There is nothing else and never will be anything else like antibiotics. They are precious to medicine and we should protect them.
I think that the success of companies like Perdue in keeping up there their animal agriculture at scale while relinquishing antibiotics shows that it’s possible to delink the two. We don't have to have antibiotic use in animal agriculture.
In order to do that, you have to do certain other things. You have to improve hygiene, improve animal welfare, and have to improve some of your raising practices. I know there are people who say that cellular ag will solve the problem. I think that is very much an open question.
"As I was telling this story of how antibiotic use in agriculture emerged, I was also really telling the story of how poultry first set the stage for misuse of antibiotics.”
I feel very cautious about whether cellular ag is going to be pulled down the path of antibiotic use as traditional animal ag was. If it's not, if it can stay away from antibiotics, it may be that cellular ag solves the problem of satisfying the appetite for meat in an antibiotic-free way.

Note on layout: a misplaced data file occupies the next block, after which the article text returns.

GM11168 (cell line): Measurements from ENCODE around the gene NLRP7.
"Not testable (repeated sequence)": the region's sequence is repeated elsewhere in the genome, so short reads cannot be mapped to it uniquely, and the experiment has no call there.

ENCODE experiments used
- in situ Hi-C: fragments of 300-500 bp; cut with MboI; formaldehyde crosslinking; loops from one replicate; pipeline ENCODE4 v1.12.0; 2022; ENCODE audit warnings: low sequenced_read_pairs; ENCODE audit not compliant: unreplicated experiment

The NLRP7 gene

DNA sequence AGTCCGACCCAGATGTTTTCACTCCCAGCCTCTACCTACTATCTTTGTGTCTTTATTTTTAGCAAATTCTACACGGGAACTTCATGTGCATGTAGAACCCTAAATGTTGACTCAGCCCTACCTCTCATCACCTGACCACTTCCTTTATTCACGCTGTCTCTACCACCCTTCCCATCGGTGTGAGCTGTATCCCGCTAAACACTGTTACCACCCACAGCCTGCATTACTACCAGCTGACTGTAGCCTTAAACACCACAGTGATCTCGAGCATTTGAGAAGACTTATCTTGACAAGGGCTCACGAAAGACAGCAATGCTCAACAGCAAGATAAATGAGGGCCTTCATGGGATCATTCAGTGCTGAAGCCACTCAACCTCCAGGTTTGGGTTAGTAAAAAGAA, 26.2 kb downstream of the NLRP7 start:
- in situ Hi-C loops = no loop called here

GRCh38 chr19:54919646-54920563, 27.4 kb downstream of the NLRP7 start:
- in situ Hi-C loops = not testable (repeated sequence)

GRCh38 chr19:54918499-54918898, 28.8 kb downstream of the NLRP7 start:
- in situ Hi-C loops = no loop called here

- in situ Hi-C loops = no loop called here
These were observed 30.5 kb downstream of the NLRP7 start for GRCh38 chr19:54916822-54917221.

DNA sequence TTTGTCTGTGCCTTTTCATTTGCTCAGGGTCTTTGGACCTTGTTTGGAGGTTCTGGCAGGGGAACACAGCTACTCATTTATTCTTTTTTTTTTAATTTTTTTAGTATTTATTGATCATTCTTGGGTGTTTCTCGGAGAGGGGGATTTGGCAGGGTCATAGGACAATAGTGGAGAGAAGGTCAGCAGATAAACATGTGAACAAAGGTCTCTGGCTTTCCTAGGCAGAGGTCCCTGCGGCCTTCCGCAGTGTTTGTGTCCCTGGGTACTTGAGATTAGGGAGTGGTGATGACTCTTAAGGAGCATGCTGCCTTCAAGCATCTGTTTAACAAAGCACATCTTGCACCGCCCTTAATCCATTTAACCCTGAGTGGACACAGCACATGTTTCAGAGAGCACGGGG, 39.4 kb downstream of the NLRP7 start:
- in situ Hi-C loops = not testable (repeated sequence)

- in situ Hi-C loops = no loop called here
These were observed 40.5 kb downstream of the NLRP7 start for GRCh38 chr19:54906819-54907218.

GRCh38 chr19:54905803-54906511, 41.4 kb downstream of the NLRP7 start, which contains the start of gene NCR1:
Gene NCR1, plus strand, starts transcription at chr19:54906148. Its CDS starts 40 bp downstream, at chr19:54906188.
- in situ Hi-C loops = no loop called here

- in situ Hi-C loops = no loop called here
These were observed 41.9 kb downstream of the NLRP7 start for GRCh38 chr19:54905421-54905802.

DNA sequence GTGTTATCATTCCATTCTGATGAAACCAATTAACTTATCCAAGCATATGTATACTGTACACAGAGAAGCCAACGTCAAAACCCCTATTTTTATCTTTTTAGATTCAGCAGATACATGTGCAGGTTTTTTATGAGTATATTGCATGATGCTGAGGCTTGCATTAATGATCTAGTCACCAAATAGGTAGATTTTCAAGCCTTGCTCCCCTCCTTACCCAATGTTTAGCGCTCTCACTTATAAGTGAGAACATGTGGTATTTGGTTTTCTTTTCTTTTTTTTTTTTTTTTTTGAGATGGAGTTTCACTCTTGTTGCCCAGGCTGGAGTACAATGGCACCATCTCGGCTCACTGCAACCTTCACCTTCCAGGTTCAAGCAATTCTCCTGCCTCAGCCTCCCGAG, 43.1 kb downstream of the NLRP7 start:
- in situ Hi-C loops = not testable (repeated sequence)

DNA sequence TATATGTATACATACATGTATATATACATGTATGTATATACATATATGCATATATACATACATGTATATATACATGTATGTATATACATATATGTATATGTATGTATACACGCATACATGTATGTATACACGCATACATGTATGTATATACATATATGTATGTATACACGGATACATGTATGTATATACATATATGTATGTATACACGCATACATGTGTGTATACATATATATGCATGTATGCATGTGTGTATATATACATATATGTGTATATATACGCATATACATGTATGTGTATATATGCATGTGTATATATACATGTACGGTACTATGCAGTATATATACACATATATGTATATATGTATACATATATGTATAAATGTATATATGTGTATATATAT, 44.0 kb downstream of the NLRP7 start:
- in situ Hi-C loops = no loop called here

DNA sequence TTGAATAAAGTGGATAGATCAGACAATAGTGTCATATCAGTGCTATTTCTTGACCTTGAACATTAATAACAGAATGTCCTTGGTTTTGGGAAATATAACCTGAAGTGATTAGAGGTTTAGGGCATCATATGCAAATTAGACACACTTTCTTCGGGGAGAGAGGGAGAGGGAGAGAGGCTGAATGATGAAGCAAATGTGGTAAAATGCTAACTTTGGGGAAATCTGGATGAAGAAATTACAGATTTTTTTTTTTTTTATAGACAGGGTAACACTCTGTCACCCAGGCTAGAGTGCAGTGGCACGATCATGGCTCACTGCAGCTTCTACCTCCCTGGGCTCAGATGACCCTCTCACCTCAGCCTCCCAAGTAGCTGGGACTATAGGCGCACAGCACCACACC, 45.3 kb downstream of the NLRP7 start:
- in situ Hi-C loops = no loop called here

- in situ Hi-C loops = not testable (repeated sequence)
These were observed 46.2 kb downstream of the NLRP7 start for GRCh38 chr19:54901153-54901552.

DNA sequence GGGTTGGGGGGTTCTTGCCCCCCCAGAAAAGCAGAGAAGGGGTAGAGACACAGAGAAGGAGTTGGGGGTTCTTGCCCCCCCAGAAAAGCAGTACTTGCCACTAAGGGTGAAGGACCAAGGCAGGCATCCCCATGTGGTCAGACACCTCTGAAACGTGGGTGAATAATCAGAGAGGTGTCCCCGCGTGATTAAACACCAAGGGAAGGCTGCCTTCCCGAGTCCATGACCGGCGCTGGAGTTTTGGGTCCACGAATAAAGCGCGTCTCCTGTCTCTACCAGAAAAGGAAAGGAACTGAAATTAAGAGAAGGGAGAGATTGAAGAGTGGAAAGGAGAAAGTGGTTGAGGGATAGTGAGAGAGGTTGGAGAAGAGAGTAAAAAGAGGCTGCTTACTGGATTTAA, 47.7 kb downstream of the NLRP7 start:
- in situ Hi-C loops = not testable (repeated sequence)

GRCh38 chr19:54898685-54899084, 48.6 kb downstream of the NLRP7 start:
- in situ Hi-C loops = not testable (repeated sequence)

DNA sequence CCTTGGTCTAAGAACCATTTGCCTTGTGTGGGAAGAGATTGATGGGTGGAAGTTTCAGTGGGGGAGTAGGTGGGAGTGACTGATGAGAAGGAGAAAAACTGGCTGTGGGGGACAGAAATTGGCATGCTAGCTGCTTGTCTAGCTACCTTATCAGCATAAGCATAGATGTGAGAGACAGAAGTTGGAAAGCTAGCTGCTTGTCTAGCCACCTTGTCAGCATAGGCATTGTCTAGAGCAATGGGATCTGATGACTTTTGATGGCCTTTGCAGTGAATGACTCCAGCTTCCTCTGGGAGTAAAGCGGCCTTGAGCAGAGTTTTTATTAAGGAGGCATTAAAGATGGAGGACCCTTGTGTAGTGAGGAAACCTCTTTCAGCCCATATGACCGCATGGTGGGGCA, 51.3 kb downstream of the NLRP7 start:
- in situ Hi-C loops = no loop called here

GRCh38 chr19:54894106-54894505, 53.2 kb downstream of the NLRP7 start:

But to do that, it can't be a boutique product in the way that heritage animals are a boutique product. It has to be a product that is priced for the mass market and that again is a question that has to be answered by the industry in the future. I don't think there's an answer to it yet.
Ahmed: Do you have plans to write any more books in your future plans?
Maryn: I think I may be done with antibiotic resistance now because I have written two books on it. I remain as my core identity as a journalist in public health and food policy. I have an idea for another book but I’m pretending to myself that I don’t yet, so that I can hold it at arm’s length.
I think my next book will have something to do with food production, but beyond that, it’s a little early to say.